Javascript Vi


Few would dispute that Vi was a great text editor in its day, but no one has done anything to bring it back until now. A company called Internet Connection has developed JSVI, a clone of Vi that was written in javascript and runs inside editable text areas on virtually any browser with javascript support.

It functions identically to Vi, offering ed/ex command support, vi-keys, unicode awareness, and a number of other features available on Vi. You can see a demo of JSVI here. If you prefer to run vi on your own page, download this javascript document. JSVI is open source, and we certainly agree with [Jason Striegel] that this would make a fitting addition to any Unix blog or forum.

emacs sucks.

[via Hackzine]

Infinite water


It’s Independence Day, so if you have pets and planned a trip, chances are you wrangled a pet sitter to keep your pet from starving or dehydrating to death. Next time, consider letting this infinite water dispenser help you instead.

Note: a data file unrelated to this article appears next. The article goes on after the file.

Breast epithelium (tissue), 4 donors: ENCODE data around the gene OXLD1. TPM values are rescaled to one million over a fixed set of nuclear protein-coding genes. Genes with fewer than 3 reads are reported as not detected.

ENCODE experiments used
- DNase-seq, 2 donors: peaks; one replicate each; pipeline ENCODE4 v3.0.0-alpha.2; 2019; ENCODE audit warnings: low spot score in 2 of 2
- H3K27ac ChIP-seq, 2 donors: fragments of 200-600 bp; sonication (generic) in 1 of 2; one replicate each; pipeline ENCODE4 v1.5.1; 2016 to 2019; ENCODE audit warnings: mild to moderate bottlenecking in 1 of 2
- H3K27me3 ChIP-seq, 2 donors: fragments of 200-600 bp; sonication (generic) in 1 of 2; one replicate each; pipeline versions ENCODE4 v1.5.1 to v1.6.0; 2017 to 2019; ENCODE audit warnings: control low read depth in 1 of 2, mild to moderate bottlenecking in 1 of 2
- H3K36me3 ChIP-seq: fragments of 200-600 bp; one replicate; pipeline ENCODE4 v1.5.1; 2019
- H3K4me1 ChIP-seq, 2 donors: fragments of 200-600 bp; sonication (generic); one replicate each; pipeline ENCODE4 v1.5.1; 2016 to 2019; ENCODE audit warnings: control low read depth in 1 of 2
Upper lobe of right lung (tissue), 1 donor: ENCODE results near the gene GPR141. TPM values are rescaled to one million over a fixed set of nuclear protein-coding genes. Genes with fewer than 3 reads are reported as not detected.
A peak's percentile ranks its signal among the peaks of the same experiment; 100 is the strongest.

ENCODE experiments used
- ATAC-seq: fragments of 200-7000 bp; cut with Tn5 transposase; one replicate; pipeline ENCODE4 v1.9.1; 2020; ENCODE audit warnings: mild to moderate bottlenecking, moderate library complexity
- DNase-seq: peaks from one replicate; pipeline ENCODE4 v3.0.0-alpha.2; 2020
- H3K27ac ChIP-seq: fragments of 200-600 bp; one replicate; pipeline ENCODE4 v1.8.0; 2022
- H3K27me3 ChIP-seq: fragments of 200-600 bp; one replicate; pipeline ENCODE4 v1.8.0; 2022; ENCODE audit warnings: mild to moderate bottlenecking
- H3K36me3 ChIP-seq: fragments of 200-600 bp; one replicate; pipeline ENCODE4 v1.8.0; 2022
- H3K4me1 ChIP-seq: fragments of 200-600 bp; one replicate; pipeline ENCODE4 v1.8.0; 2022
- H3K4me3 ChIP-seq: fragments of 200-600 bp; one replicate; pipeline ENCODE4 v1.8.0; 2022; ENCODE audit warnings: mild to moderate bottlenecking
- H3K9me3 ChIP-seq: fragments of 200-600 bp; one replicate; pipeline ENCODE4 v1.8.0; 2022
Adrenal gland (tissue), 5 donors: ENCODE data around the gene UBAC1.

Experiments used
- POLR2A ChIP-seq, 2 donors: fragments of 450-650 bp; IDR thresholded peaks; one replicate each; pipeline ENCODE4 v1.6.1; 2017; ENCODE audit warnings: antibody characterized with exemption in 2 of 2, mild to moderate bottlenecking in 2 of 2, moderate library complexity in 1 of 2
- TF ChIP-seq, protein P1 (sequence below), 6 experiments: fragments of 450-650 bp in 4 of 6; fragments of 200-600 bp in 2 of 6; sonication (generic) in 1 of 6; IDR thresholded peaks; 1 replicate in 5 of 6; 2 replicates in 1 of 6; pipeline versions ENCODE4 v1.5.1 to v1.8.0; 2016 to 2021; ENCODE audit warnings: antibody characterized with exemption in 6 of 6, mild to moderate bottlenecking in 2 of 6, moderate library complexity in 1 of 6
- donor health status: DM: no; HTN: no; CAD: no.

The dispenser is made of a Tupperware tub, a fish tank water filter, a float switch, and a water solenoid valve. It works essentially the same way as any toilet: the solenoid valve lets water into the filter where it is dispensed to the Tupperware container. The float switch is activated when the water in the container reaches a certain level. When the water level drops due to evaporation or thirsty pets, the float switch goes down and triggers the solenoid to let in more water. The whole works are powered by a GFI outlet for safety since this project involved water, electricity and pets.

Fourth of July extra


Today is the Fourth of July in the US, where we celebrate our freedom by blowing up a small portion of our country. Embedded above is [Jory] and [Jonathan] doing it wrong by microwaving their fireworks. We think a good formula for this year’s celebration is wireless fireworks control, gas powered blenders, and CHDK’s motion sensing to get the perfect firework photo… and if we get really bored we’ll probably shove some LEDs in a hotdog.

12 channel LiFe battery management system


With fuel prices rising, EVs are becoming more an more stylish. This bit of floor tile wrapped hardware is actually a 12 channel battery management system designed to handle Lithium Iron battery packs. It’s designed to take power from a standard lead acid charger and supply the batteries with their maximum charge current. The cost and complexity of the BMS has been a major stumbling block in the past, so it’s interesting to see these come around. If you need more than 12 cells, multiple boards can be used.

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